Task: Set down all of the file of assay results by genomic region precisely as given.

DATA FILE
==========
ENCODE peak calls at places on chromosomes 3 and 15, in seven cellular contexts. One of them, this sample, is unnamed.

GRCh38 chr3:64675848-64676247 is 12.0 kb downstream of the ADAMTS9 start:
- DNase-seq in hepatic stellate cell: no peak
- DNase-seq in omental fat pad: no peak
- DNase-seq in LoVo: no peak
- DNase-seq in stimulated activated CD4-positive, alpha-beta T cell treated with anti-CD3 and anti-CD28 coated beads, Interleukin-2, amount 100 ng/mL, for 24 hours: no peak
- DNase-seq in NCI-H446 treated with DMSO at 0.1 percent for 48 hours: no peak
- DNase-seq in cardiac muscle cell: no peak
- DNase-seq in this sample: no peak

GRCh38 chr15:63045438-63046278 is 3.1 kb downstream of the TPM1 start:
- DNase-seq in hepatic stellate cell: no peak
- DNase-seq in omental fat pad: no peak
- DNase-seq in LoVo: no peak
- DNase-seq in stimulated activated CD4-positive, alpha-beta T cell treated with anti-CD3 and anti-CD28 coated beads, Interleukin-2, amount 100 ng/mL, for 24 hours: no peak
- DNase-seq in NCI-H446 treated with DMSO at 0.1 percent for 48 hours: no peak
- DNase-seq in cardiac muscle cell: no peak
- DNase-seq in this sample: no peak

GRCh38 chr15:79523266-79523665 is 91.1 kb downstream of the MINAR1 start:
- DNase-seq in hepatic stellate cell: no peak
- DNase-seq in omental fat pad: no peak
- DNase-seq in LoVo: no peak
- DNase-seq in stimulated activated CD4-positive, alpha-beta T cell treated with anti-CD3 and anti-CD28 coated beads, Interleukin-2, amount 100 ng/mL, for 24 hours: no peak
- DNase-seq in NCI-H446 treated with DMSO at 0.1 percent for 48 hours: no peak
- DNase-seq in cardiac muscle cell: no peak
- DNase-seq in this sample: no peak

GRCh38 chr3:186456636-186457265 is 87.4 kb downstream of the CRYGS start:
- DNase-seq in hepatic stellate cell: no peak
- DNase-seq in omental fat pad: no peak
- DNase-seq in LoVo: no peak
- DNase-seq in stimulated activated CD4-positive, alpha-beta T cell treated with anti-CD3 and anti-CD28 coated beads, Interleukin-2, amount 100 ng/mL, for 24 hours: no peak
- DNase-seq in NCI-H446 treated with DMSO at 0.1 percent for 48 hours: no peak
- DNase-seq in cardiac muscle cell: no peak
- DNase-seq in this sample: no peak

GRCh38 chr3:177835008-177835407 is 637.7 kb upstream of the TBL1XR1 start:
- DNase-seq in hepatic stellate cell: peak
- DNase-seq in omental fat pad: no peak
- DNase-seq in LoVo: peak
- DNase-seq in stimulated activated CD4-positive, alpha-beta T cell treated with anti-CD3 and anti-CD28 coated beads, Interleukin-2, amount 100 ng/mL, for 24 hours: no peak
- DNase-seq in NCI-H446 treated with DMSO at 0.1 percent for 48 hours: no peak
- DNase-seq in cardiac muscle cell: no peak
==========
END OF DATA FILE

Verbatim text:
ENCODE peak calls at places on chromosomes 3 and 15, in seven cellular contexts. One of them, this sample, is unnamed.

GRCh38 chr3:64675848-64676247 is 12.0 kb downstream of the ADAMTS9 start:
- DNase-seq in hepatic stellate cell: no peak
- DNase-seq in omental fat pad: no peak
- DNase-seq in LoVo: no peak
- DNase-seq in stimulated activated CD4-positive, alpha-beta T cell treated with anti-CD3 and anti-CD28 coated beads, Interleukin-2, amount 100 ng/mL, for 24 hours: no peak
- DNase-seq in NCI-H446 treated with DMSO at 0.1 percent for 48 hours: no peak
- DNase-seq in cardiac muscle cell: no peak
- DNase-seq in this sample: no peak

GRCh38 chr15:63045438-63046278 is 3.1 kb downstream of the TPM1 start:
- DNase-seq in hepatic stellate cell: no peak
- DNase-seq in omental fat pad: no peak
- DNase-seq in LoVo: no peak
- DNase-seq in stimulated activated CD4-positive, alpha-beta T cell treated with anti-CD3 and anti-CD28 coated beads, Interleukin-2, amount 100 ng/mL, for 24 hours: no peak
- DNase-seq in NCI-H446 treated with DMSO at 0.1 percent for 48 hours: no peak
- DNase-seq in cardiac muscle cell: no peak
- DNase-seq in this sample: no peak

GRCh38 chr15:79523266-79523665 is 91.1 kb downstream of the MINAR1 start:
- DNase-seq in hepatic stellate cell: no peak
- DNase-seq in omental fat pad: no peak
- DNase-seq in LoVo: no peak
- DNase-seq in stimulated activated CD4-positive, alpha-beta T cell treated with anti-CD3 and anti-CD28 coated beads, Interleukin-2, amount 100 ng/mL, for 24 hours: no peak
- DNase-seq in NCI-H446 treated with DMSO at 0.1 percent for 48 hours: no peak
- DNase-seq in cardiac muscle cell: no peak
- DNase-seq in this sample: no peak

GRCh38 chr3:186456636-186457265 is 87.4 kb downstream of the CRYGS start:
- DNase-seq in hepatic stellate cell: no peak
- DNase-seq in omental fat pad: no peak
- DNase-seq in LoVo: no peak
- DNase-seq in stimulated activated CD4-positive, alpha-beta T cell treated with anti-CD3 and anti-CD28 coated beads, Interleukin-2, amount 100 ng/mL, for 24 hours: no peak
- DNase-seq in NCI-H446 treated with DMSO at 0.1 percent for 48 hours: no peak
- DNase-seq in cardiac muscle cell: no peak
- DNase-seq in this sample: no peak

GRCh38 chr3:177835008-177835407 is 637.7 kb upstream of the TBL1XR1 start:
- DNase-seq in hepatic stellate cell: peak
- DNase-seq in omental fat pad: no peak
- DNase-seq in LoVo: peak
- DNase-seq in stimulated activated CD4-positive, alpha-beta T cell treated with anti-CD3 and anti-CD28 coated beads, Interleukin-2, amount 100 ng/mL, for 24 hours: no peak
- DNase-seq in NCI-H446 treated with DMSO at 0.1 percent for 48 hours: no peak
- DNase-seq in cardiac muscle cell: no peak